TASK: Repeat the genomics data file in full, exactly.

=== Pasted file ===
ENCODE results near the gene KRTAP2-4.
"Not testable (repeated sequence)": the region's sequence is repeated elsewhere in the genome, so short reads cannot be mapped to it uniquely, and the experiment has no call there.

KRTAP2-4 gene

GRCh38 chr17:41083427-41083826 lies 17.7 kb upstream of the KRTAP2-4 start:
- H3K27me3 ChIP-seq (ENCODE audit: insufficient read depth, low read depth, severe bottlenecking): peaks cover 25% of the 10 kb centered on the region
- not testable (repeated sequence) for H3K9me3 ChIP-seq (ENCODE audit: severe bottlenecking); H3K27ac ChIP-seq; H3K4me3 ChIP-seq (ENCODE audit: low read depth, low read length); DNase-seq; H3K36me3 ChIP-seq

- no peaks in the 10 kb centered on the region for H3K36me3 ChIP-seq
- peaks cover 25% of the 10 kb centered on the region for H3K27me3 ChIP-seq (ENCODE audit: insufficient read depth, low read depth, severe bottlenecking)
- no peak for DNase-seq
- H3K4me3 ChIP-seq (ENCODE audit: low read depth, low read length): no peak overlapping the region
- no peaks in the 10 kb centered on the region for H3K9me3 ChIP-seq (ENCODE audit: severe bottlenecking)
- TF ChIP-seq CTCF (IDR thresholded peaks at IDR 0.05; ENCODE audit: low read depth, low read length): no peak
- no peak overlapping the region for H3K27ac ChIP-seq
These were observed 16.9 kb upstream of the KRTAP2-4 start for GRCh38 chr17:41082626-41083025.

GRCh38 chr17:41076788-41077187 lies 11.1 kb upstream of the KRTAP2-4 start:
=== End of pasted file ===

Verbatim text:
ENCODE results near the gene KRTAP2-4.
"Not testable (repeated sequence)": the region's sequence is repeated elsewhere in the genome, so short reads cannot be mapped to it uniquely, and the experiment has no call there.

KRTAP2-4 gene

GRCh38 chr17:41083427-41083826 lies 17.7 kb upstream of the KRTAP2-4 start:
- H3K27me3 ChIP-seq (ENCODE audit: insufficient read depth, low read depth, severe bottlenecking): peaks cover 25% of the 10 kb centered on the region
- not testable (repeated sequence) for H3K9me3 ChIP-seq (ENCODE audit: severe bottlenecking); H3K27ac ChIP-seq; H3K4me3 ChIP-seq (ENCODE audit: low read depth, low read length); DNase-seq; H3K36me3 ChIP-seq

- no peaks in the 10 kb centered on the region for H3K36me3 ChIP-seq
- peaks cover 25% of the 10 kb centered on the region for H3K27me3 ChIP-seq (ENCODE audit: insufficient read depth, low read depth, severe bottlenecking)
- no peak for DNase-seq
- H3K4me3 ChIP-seq (ENCODE audit: low read depth, low read length): no peak overlapping the region
- no peaks in the 10 kb centered on the region for H3K9me3 ChIP-seq (ENCODE audit: severe bottlenecking)
- TF ChIP-seq CTCF (IDR thresholded peaks at IDR 0.05; ENCODE audit: low read depth, low read length): no peak
- no peak overlapping the region for H3K27ac ChIP-seq
These were observed 16.9 kb upstream of the KRTAP2-4 start for GRCh38 chr17:41082626-41083025.

GRCh38 chr17:41076788-41077187 lies 11.1 kb upstream of the KRTAP2-4 start: